• At the upcoming Five Arts Weekend, food enthusiasts and steak lovers alike have an incredible opportunity to dive deep into the world of steak ageing with Greg Bax, a seasoned expert whose journey in the culinary arts is both inspiring and informative. We had the chance to sit down with Greg and learn more about his background, his expertise in steak ageing, and what attendees can look forward to in his masterclasses.

    From KZN to Cape Town: Greg Bax’s culinary journey

    Greg Bax’s culinary adventure began shortly after moving from KwaZulu-Natal to Cape Town in 2000. He was headhunted to revive the Hussar Grill in Rondebosch, a steakhouse that was facing challenging times. Through his dedication and passion for meat, Greg not only helped restore the Hussar Grill’s reputation but also honed his skills in the art of steak preparation.

    In 2016, Greg opened Rare Grill in Kenilworth, which quickly garnered accolades, including Best Newcomer Steakhouse in South Africa and Best Steakhouse in South Africa. His commitment to offering unique and high-quality steaks from boutique farms across the country set Rare Grill apart. Greg’s mission has always been to educate his customers and provide access to exceptional steaks not commonly found in standard steakhouses.

    Image: Supplied/Greg Bax

    What to expect at the steak ageing masterclass

    Greg’s steak masterclasses have been a hit for the past eight years, growing in popularity due to their relaxed, interactive nature. Attendees can expect an engaging evening where Greg shares his extensive knowledge of steak, offering valuable tips and tricks for cooking the perfect steak. “We also have a wine partner who pairs some incredible wines with the food we cook. It’s a great 2-hour experience where we eat well and we drink well. With a bit of fun thrown in for good measure,” Greg adds.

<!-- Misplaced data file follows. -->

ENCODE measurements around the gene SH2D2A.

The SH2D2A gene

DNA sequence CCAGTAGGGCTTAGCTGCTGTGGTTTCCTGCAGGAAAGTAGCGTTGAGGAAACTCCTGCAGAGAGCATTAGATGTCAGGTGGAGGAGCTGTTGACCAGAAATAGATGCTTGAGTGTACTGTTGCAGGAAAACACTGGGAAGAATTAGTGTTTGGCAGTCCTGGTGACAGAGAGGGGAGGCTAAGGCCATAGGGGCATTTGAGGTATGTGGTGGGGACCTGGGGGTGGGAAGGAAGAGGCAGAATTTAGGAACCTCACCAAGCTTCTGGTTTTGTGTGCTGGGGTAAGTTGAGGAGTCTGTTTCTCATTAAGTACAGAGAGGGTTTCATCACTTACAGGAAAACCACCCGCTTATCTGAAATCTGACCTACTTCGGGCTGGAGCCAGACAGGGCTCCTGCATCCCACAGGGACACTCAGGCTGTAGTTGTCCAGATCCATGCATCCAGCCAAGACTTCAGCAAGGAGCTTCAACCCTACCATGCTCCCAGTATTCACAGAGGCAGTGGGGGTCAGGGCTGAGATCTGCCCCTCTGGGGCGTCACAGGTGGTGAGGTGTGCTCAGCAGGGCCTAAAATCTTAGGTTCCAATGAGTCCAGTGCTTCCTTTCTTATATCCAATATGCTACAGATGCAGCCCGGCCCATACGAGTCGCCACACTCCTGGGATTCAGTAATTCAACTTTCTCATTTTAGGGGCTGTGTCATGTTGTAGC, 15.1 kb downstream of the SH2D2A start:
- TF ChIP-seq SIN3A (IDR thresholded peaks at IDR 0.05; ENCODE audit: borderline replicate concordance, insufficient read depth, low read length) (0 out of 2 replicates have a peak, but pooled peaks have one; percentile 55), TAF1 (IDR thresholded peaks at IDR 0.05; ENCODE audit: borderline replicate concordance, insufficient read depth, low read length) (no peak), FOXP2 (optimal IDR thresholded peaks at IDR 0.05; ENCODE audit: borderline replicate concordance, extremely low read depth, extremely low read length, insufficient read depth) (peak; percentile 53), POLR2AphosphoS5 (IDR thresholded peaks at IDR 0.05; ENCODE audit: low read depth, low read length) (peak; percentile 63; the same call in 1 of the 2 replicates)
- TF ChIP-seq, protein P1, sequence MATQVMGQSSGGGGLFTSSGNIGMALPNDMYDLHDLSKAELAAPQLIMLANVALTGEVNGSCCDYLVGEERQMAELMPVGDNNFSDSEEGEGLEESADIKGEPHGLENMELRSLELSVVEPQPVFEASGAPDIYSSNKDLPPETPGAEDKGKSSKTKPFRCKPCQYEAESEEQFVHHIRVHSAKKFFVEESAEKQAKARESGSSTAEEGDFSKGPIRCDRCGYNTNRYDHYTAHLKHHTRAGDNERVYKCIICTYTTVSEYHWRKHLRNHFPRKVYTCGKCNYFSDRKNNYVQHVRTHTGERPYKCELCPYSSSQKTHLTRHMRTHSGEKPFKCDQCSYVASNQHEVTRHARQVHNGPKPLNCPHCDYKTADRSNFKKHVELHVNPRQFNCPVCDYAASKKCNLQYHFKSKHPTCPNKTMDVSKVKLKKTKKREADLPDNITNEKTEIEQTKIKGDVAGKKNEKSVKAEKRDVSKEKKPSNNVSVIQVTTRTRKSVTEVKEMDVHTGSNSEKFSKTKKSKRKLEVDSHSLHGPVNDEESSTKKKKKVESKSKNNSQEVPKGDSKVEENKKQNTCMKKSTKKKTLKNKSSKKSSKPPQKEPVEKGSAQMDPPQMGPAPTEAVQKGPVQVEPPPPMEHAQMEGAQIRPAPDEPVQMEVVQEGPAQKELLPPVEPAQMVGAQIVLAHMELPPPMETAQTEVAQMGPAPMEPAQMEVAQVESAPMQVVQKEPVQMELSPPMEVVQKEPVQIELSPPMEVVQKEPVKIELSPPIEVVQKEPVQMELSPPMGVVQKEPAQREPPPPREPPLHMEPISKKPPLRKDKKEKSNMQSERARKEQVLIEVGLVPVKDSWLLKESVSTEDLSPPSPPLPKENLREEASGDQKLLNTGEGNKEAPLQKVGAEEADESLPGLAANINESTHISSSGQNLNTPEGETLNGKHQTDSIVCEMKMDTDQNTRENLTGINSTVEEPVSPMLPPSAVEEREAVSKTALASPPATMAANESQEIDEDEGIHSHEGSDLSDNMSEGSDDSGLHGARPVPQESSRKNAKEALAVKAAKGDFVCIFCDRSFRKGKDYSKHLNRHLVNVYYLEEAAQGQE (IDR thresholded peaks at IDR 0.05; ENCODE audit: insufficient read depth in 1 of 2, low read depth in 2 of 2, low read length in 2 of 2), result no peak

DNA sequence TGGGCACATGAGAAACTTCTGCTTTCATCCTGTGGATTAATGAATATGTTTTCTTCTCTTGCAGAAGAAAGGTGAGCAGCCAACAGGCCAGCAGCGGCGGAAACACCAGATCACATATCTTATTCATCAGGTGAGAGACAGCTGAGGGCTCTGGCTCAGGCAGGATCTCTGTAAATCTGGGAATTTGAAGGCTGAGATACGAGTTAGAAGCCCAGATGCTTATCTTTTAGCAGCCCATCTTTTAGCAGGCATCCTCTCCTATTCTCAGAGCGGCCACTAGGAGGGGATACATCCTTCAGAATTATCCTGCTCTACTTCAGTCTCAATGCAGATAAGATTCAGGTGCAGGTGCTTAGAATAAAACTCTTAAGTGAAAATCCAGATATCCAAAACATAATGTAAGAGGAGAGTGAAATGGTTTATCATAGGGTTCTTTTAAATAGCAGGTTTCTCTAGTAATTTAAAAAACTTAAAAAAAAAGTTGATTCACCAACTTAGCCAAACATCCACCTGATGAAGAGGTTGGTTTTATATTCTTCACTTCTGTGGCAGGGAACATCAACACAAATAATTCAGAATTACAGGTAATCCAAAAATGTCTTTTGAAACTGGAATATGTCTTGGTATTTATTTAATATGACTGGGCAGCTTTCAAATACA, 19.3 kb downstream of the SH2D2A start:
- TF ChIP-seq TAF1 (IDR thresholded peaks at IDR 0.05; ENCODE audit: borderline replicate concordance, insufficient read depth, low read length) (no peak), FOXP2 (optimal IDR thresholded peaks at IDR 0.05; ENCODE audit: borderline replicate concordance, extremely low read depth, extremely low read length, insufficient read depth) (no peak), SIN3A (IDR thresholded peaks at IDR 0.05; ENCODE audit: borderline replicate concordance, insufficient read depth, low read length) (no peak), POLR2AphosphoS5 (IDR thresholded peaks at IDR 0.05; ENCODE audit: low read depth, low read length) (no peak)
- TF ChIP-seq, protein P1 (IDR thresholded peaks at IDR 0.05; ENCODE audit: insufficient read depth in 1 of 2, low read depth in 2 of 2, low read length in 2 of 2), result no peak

One of the most common mistakes people make when ageing steak is being impatient. “Proper ageing requires time—up to 28 days is ideal,” explains Greg.  There are two main types of ageing: wet and dry. Wet ageing can be done with basic equipment, like a fridge and vacuum-sealed bags, while dry ageing requires specialised equipment to control temperature and humidity. The latter method results in a more robust and rich flavour but involves more complexity and investment.

    Image: Supplied/Greg Bax

    The flavours of aged steak

    Aged steak is renowned for its enhanced tenderness and depth of flavour. Greg compares the process to the maturation of cheese or fruit, where the ageing process amplifies the natural flavours, making the steak more succulent and full of character. The natural enzymes break down the meat over time, creating a richer and more developed taste that fresh steak simply can’t match.

    When asked about his favourite seasoning preparation methods, Greg prefers to keep things simple when it comes to seasoning aged steak. He relies on classic ingredients: salt, pepper, and oil. This minimalist approach allows the natural flavour of the meat to shine without unnecessary additions. “For me, it is about the flavour of the meat. I don’t like to change it by adding unnecessary,” says Greg.

    Above all, Greg hopes that attendees leave his masterclass having enjoyed an incredible evening of food, wine, and laughter. He aims to educate and inspire them to be more adventurous with their food, especially when it comes to steak.

    Join Greg Bax at The Five Arts Weekend to embark on a culinary journey that will elevate your understanding and appreciation of steak ageing. It’s an experience not to be missed for anyone passionate about great food and fine dining.


    The difference between rare, medium and well-done steak

    Images: Supplied/Greg Bax